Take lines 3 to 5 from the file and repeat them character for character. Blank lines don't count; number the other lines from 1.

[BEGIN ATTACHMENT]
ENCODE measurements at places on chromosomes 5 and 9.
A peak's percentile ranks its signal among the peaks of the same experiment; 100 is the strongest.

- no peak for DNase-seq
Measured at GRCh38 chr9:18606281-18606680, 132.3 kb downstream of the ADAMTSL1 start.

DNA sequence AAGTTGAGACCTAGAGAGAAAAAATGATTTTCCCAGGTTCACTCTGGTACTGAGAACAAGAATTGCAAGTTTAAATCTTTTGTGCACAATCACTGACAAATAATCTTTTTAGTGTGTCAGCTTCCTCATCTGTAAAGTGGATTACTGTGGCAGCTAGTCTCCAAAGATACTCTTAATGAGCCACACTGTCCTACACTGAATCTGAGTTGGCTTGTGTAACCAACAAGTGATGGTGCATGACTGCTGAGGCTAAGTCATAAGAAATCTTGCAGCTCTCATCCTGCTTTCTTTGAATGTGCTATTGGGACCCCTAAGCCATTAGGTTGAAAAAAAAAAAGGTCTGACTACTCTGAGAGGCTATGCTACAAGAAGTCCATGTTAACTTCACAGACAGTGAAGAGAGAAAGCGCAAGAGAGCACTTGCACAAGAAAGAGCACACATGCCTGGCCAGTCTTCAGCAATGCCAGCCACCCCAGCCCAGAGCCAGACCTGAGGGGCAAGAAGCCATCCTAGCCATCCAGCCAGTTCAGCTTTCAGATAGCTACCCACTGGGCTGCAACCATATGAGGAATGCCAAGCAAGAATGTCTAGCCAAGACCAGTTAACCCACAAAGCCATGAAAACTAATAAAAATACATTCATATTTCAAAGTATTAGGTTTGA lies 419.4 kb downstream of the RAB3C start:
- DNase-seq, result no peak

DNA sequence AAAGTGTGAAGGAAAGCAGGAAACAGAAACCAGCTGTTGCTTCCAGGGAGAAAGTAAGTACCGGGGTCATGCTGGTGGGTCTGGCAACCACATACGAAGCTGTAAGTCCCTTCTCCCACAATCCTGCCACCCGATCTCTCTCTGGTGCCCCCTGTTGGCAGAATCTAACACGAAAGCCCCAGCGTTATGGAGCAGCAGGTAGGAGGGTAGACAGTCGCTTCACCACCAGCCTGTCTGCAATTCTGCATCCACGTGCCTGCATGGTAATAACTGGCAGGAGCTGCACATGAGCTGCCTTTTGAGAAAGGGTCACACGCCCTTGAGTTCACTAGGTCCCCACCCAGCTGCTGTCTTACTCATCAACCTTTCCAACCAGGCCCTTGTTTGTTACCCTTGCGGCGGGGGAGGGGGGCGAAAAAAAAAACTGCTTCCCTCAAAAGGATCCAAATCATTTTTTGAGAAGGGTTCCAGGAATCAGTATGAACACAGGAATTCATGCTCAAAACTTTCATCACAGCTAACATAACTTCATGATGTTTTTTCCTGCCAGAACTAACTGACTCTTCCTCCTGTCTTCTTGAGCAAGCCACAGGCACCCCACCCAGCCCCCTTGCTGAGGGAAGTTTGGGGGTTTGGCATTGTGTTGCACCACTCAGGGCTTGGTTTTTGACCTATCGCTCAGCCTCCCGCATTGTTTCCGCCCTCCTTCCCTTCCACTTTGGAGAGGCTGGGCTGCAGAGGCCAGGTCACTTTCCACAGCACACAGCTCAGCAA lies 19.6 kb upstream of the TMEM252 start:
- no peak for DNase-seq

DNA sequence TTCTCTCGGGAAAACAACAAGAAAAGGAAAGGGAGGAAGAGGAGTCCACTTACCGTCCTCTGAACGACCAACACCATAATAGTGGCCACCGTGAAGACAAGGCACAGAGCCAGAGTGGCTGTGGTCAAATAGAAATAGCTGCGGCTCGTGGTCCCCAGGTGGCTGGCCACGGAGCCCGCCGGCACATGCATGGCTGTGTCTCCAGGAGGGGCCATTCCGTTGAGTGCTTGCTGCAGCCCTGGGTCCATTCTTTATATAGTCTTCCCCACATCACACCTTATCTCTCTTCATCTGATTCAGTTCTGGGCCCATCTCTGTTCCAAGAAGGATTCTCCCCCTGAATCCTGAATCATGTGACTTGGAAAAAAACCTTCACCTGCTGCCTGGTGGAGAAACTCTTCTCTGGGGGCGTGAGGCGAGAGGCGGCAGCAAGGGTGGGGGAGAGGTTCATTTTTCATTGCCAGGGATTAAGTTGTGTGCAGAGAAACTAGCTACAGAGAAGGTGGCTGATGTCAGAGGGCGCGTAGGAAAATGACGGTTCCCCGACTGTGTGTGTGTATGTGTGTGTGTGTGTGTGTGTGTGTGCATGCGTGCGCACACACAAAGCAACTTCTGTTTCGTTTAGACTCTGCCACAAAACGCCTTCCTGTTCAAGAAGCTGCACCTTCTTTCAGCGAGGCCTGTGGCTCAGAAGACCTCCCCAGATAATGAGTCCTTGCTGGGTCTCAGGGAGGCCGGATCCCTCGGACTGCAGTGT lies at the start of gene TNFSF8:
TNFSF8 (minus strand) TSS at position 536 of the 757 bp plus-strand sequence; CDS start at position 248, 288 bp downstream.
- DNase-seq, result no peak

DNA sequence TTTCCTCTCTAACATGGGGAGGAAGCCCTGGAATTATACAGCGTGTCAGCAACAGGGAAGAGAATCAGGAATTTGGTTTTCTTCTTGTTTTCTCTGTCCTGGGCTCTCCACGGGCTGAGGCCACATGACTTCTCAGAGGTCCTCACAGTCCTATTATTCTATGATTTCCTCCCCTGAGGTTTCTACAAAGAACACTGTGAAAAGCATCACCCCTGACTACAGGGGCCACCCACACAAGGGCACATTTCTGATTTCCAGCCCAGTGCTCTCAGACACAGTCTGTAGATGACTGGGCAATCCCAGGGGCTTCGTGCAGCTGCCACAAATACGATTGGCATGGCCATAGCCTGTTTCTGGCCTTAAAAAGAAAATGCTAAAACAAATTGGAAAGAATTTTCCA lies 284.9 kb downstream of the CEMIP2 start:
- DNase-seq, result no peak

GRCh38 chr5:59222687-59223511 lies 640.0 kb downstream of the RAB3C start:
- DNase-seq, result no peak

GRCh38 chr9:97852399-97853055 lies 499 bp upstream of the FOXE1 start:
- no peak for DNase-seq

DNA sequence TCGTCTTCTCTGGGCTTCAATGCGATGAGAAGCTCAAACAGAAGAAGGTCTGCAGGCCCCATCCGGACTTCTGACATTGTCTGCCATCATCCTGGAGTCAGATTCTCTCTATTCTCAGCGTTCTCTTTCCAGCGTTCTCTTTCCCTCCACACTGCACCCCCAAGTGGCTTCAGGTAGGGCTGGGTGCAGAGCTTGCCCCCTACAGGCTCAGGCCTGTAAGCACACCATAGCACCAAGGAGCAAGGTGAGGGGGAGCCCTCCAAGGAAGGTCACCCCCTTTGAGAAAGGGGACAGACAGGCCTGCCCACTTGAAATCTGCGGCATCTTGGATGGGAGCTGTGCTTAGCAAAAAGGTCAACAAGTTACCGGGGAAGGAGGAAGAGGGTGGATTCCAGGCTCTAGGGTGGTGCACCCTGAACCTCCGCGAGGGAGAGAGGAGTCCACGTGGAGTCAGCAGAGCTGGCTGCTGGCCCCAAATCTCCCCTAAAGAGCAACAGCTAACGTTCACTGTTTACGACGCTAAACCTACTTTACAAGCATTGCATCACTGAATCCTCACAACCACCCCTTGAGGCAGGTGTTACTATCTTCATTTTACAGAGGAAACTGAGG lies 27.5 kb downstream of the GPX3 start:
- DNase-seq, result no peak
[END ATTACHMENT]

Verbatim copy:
- no peak for DNase-seq
Measured at GRCh38 chr9:18606281-18606680, 132.3 kb downstream of the ADAMTSL1 start.

DNA sequence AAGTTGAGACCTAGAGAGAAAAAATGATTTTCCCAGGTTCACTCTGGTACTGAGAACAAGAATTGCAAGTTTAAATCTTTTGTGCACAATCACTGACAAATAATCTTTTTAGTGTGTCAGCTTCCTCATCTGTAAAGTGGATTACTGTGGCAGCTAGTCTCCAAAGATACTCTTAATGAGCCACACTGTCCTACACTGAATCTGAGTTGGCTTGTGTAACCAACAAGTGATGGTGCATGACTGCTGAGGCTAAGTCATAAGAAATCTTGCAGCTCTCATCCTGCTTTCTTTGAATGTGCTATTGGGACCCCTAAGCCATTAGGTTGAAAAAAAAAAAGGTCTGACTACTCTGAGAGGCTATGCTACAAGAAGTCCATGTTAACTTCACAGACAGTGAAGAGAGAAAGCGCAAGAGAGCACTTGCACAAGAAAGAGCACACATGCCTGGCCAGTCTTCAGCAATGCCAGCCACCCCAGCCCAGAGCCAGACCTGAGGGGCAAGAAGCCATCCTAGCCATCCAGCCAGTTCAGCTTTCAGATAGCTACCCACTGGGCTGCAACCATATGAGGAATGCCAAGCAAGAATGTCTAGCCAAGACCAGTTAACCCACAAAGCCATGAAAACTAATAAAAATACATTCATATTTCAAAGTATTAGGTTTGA lies 419.4 kb downstream of the RAB3C start: